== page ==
Review: Justin Vivian Bond

This show was intended to be called “Justin Vivian Bond is Regifted,” but somewhere between the time when Bond sent v’s title and blurb to the Joe’s Pub office and the time the tickets were printed, some device somewhere “auto-corrected” the title to “Justin Vivian Bond is Refrigerated.” JVB figured “well, the tickets have been printed,” kinda liked the title, and thought it wouldn’t take much to move the show in that direction. One of the adjustments v made was to open with a passionate version of Annie Lennox’s “Cold,” setting up the “fire and ice” dynamic that has always been JVB’s wheelhouse.

The legendary Kiki & Herb Christmas shows of yore were full of vitriol and blasphemy. More love than vitriol now (though when v touches on a subject worth the vitriol, v doesn’t hold back), and an end to blaspheming in favor of something more spiritually positive: Bond now puts v’s own pagan ambivalence about Christmas at the heart of the show. For instance there’s a dark little medley celebrating the winter solstice, dedicated to Judy Collins.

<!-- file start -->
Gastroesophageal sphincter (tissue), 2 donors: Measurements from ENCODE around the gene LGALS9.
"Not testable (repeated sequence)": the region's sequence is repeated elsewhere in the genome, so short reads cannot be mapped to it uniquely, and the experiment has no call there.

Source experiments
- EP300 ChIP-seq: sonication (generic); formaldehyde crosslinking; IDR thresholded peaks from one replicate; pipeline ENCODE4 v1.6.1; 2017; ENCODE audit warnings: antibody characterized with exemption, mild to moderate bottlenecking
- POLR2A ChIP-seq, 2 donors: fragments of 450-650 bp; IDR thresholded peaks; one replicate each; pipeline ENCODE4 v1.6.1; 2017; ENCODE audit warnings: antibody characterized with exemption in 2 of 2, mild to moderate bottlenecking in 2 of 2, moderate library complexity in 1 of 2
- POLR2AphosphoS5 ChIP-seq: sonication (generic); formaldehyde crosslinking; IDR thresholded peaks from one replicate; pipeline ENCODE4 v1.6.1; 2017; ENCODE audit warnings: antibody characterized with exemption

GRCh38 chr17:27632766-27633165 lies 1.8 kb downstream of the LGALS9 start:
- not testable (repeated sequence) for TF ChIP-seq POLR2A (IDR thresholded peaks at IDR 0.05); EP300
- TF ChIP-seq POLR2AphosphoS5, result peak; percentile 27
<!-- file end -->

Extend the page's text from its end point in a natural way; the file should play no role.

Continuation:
The musical backing from Matt Ray on piano, Nath Ann Carrera on guitar and Claudia Chopek on violin is sophisticated and rich. There’s nothing particularly jazzy about the arrangements – if anything they are redolent of folk rock and chamber pop – but there is a powerful sense of improvisational give and take.

Bond is one of the most original and potent performers of our time, whom I think everybody should see at least once. Or more often – there’s something new and freshly rewarding about every single performance.

For tickets, click here.